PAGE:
Could the days of working 9 to 5 be over?
That’s the view of some Australian bosses who are formalising remote and flexible work initiatives after the COVID-19 pandemic proved, for some professions, that working from home actually works.
Deloitte Australia this week announced new flexibility policies for staff, including allowing employees to choose their work hours.
Staff will also be provided with one paid “wellbeing day” each year, can receive paid time out to volunteer or donate blood and are encouraged to work remotely.
Chief executive Adam Powick said the policy was founded on trust, balance and wellbeing of staff.
“There is no one size fits all working week any more and no requirement to be in the office for any set amount of time,” he said.
“While some clients need face-to-face connection, others have pivoted strongly to more virtual ways of working.”
Deloitte chief human resources officer Tina McCreery said working 9 to 5 could be a thing of the past for many employees.
“Flexible working is critical to increasing engagement and productivity, supporting work-life balance and employee wellbeing, and recruiting top talent,” Ms McCreery said.
“The choice of what it means to ‘be at work’ will rest with employees so they can be at their best and work in a way that suits their client, their team and their individual circumstances.”
Deloitte senior manager of talent Ruth O’Neill works from her Mt Lawley home full time, starting her work day at 5.30am — when she says she is at her most productive — until about 2.30pm.
This allows her to be more in sync with colleagues in the eastern states and gives her free time each afternoon to spend time with Violet, 22 months. Ms O’Neill and husband Matthew employ a nanny to care for Violet at home while they are working.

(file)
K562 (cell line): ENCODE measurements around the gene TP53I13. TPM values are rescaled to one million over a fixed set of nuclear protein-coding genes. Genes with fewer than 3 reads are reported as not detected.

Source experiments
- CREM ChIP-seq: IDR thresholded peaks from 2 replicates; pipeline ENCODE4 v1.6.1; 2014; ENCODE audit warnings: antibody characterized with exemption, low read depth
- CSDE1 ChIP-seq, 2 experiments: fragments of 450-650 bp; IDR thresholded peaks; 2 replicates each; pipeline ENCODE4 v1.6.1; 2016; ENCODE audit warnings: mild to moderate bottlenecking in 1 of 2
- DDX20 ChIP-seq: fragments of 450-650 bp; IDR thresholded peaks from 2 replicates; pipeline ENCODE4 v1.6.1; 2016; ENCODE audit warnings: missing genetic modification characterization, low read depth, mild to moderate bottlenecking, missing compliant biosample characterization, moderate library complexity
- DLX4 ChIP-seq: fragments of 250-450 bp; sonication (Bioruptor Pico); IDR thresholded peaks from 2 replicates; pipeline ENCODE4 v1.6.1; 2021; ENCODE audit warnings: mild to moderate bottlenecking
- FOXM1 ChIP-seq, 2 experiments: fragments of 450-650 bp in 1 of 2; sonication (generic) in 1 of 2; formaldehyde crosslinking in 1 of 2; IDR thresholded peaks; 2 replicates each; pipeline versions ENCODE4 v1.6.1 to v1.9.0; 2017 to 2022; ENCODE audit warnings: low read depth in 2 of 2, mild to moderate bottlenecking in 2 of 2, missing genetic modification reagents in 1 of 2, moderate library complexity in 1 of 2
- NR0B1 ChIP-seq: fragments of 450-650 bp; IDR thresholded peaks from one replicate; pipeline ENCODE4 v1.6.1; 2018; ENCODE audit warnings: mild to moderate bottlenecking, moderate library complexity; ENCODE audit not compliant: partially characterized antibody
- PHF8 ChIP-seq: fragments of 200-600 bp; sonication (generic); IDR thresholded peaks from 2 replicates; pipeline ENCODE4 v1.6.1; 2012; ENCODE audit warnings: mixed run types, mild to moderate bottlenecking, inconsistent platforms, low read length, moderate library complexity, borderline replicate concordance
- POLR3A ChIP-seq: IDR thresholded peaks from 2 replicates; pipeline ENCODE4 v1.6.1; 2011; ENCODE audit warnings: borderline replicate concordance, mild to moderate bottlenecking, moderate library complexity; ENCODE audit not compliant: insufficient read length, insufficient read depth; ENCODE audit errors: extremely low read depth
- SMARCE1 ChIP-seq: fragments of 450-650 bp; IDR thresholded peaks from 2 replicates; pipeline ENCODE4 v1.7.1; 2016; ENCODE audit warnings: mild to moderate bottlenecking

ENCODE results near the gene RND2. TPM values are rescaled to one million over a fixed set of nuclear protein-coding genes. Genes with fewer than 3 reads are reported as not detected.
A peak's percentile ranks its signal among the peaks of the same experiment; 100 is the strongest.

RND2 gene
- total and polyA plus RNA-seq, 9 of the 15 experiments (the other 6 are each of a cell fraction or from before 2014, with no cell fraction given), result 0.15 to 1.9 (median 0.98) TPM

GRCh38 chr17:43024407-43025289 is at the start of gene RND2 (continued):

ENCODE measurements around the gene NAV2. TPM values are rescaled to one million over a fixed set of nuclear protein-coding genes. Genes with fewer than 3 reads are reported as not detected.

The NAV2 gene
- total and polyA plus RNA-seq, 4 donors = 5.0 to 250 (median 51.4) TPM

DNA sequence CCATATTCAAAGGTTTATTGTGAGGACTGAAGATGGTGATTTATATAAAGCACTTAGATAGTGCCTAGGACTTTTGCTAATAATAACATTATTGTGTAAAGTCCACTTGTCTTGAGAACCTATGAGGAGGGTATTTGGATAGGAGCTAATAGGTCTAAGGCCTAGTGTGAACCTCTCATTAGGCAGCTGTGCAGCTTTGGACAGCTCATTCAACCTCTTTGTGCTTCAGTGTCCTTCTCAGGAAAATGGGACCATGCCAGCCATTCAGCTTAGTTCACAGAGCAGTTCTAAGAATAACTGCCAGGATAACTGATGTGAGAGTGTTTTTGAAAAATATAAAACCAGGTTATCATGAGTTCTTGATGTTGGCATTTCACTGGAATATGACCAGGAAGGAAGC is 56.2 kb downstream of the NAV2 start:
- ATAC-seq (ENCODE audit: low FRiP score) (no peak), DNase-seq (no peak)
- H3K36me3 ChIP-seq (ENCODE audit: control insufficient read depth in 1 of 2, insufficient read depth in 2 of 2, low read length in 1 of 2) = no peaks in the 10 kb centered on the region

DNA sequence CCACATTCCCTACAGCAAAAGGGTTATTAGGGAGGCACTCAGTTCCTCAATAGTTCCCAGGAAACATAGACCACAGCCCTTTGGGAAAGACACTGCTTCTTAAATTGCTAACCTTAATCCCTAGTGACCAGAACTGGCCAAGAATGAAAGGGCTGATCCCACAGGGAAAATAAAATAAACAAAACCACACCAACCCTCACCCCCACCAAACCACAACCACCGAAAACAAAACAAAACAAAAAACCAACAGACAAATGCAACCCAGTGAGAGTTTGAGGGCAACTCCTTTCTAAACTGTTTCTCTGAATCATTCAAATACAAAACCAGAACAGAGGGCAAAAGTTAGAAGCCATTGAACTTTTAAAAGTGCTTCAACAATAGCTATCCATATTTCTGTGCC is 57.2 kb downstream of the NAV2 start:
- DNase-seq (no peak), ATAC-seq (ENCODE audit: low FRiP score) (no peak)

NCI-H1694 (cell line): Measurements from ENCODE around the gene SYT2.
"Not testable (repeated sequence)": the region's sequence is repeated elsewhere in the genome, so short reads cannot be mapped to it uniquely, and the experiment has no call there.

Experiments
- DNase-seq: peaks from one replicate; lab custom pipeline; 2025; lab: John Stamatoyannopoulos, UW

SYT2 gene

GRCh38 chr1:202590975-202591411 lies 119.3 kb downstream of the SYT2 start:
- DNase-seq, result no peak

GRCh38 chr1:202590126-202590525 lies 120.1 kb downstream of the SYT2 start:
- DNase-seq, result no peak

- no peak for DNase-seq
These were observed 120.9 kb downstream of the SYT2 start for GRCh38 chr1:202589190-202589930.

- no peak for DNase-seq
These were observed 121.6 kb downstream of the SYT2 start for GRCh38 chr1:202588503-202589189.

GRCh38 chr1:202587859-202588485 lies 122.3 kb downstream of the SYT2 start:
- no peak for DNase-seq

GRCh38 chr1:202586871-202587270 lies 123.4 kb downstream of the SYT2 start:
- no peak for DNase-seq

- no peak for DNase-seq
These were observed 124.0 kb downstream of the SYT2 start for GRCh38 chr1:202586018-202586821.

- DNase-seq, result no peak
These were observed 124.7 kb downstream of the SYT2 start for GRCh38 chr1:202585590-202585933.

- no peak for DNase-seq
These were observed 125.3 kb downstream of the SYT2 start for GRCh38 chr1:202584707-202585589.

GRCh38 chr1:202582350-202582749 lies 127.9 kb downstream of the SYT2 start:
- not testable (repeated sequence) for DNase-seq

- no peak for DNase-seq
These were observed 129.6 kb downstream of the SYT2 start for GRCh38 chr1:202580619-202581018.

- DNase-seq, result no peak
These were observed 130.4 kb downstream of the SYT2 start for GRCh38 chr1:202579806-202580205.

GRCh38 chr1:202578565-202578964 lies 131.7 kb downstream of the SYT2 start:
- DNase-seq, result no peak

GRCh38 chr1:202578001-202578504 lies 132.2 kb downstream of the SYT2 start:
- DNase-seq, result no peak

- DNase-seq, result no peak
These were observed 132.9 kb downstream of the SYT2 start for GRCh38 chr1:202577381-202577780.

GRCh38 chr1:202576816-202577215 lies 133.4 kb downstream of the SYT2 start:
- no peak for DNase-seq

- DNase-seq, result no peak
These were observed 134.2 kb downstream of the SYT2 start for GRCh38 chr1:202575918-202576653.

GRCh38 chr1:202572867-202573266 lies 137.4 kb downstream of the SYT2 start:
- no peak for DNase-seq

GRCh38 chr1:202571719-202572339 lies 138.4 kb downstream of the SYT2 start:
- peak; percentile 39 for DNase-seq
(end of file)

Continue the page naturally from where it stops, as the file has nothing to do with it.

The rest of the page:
“The flexibility is great, you decide what you need, you communicate it quickly, and you talk about how you’re going to make it work,” she said.
“Because I’m in HR, I’m internal facing, so it’s easier for me to work full time from home. That’s not going to be the case for those on the client side, but we are trying to bush the boundaries when it comes to how people can work from home.”
The “flex” policies aren’t just for those with families. A 29-year-old Sydney based employee takes time off in the middle of the day to go surfing, before working later into the evening.
As reported in The West Australian last month, energy group Chevron has given its Perth workforce the option of working from home Mondays and Fridays.
Other big companies, including Woodside Petroleum and Rio Tinto, don’t have stipulated policies but are promoting flexible, if occasionally ad hoc, arrangements allowing most staff to work from home at least one day a week.
PwC, another prominent presence on St George’s Terrace, is also encouraging flexible and remote work for employees.
PwC Perth’s market managing partner Michelle Tremain said the pandemic had led to a greater focus on hybrid work environments.
“It is clear the future of work is more flexible than it has been in the past. We’ll be spending less time in an office,” she said.
The company predicts most staff will spend two or three days a week in the office and the rest of the week working remotely.
“Some emerging organisations won’t even have a physical office and will run a fully virtual operation,” Ms Tremain said.
PwC’s Hopes and Fears Survey revealed 74 per cent of Australians want to work hybrid while only 10 per cent want to work full-time in the office.
The trend has raised concerns about the impact on landlords and local businesses in the CBD. A Property Council report in May showed Perth’s office occupancy rate was at 77 per cent of pre-COVID-19 levels.
Chamber of Commerce and Industry WA chief economist Aaron Morey said businesses had to strike the right balance between flexible arrangements and ensuring employees maintained connections with colleagues.
“There is a real opportunity to make it much easier, particularly for women who have had children, to stay connected with the workforce,” he said.
“But at the same time there is going to be a need to bring people together at work, human beings bounce ideas off each other when they are in person.”
“There will be a competitive disadvantage for businesses who fail to strike the right balance, and if they fail to get people to connect in meaningful ways, they won’t get the best out of people.”